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I have a nvarchar column and it is containing dates in different formats like

'20 01 12',
'20 03 2012',
'20jan 12',
'23 may 2012',
'27TH JAN 4660',
'CHL. Date- 30.01.2012',

Now I want to insert the data from this column to date column in format dd/mm/yyyy but not able to do that as it always give error

Conversion failed when converting date and/or time from character string

Please help if anyone knows how to convert this column to date column with all specified values defined above

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A DATETIME column in SQL Server has no string format associated with it. A DATETIME is a DATETIME is a DATETIME - it's stored as 8 binary bytes - no formatting. How the DATETIME is displayed (as a string) is a totally different story - it's dependent on the database's language and reegional setting. So basically you want to convert all those different strings into DATETIME - correct? –  marc_s Jun 19 '12 at 7:30
Some of those dates are ambiguous. Do a data cleanup exercise first, to transform all of them into a single (preferably unambiguous) format, one supported by SQL Server, and then put them into a datetime column. –  Damien_The_Unbeliever Jun 19 '12 at 7:52
When you get to the end and you've formatted them as best as you can, you can use ISDATE() to only convert the rows which are possible to convert: CASE WHEN ISDATE(mycolumn) = 1 THEN CONVERT(DATETIME, mycolumn, <whichever style you've chosen>) ELSE NULL END –  Bridge Jun 19 '12 at 11:02

2 Answers 2

To convert a nvarchar column to a DATETIME, you will need to use the CONVERT function in T-SQL.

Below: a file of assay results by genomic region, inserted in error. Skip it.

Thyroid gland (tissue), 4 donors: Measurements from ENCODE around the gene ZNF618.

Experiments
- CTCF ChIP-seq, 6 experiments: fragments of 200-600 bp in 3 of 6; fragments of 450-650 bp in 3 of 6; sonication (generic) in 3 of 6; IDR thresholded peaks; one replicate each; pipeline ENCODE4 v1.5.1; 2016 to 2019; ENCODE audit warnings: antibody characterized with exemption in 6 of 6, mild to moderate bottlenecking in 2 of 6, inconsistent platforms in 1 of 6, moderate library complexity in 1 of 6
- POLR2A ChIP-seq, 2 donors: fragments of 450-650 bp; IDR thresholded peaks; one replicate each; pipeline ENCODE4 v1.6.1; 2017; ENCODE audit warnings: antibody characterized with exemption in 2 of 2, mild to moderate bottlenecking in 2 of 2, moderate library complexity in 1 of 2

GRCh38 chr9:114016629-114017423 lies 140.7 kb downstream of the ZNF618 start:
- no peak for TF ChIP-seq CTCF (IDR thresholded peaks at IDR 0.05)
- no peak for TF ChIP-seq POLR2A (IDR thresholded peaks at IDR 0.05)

This function supports a set of "styles" - all of which are very well documented on MSDN.

If your source string matches one of those defined styles, you can use the appropriate CONVERT to get a DATETIME from your string. There is however no "magic" in T-SQL to recognize which conversion style would match your string - that's entirely up to you.

With this query here, you can list out all the CONVERT styles for T-SQL:


    Default_100 = CONVERT(VARCHAR(50), @Today, 100),
    US_101 = CONVERT(VARCHAR(50), @Today, 101),
    ANSI_102 = CONVERT(VARCHAR(50), @Today, 102),
    BritishFrench_103 = CONVERT(VARCHAR(50), @Today, 103),
    Germany_104 = CONVERT(VARCHAR(50), @Today, 104),
    Italian_105 = CONVERT(VARCHAR(50), @Today, 105),
    Style106 = CONVERT(VARCHAR(50), @Today, 106),
    Style107 = CONVERT(VARCHAR(50), @Today, 107),
    Style108 = CONVERT(VARCHAR(50), @Today, 108),
    Default_with_ms_109 = CONVERT(VARCHAR(50), @Today, 109),
    USA_110 = CONVERT(VARCHAR(50), @Today, 110),
    Japan_111 = CONVERT(VARCHAR(50), @Today, 111),
    ISO_112 = CONVERT(VARCHAR(50), @Today, 112),
    Europe_default_with_ms_113 = CONVERT(VARCHAR(50), @Today, 113),
    Style114 = CONVERT(VARCHAR(50), @Today, 114),
    ODBC_canonical_120 = CONVERT(VARCHAR(50), @Today, 120),
    ODBC_canonical_with_ms_121 = CONVERT(VARCHAR(50), @Today, 121),
    ISO_8601_126 = CONVERT(VARCHAR(50), @Today, 126),
    ISO_8601_with_timezone_Z_127 = CONVERT(VARCHAR(50), @Today, 127),
    Hijri_130 = CONVERT(VARCHAR(50), @Today, 130),
    Hijri_131 = CONVERT(VARCHAR(50), @Today, 131)

If your source string does not match any of the predefined styles - you're out of luck, and it'll take a lot more string parsing and T-SQL code to convert your string to a valid DATETIME.

If your string matches one of the styles, you can convert it like this:

SET @Date = CONVERT(DATETIME, '30.04.2012', 104)
share|improve this answer

The best way is to write a function that takes the string and converts it to a non ambiguous date string (yyyy-mm-dd). This can then be converted to a datetime. There's now magical way of converting various formats to date format.

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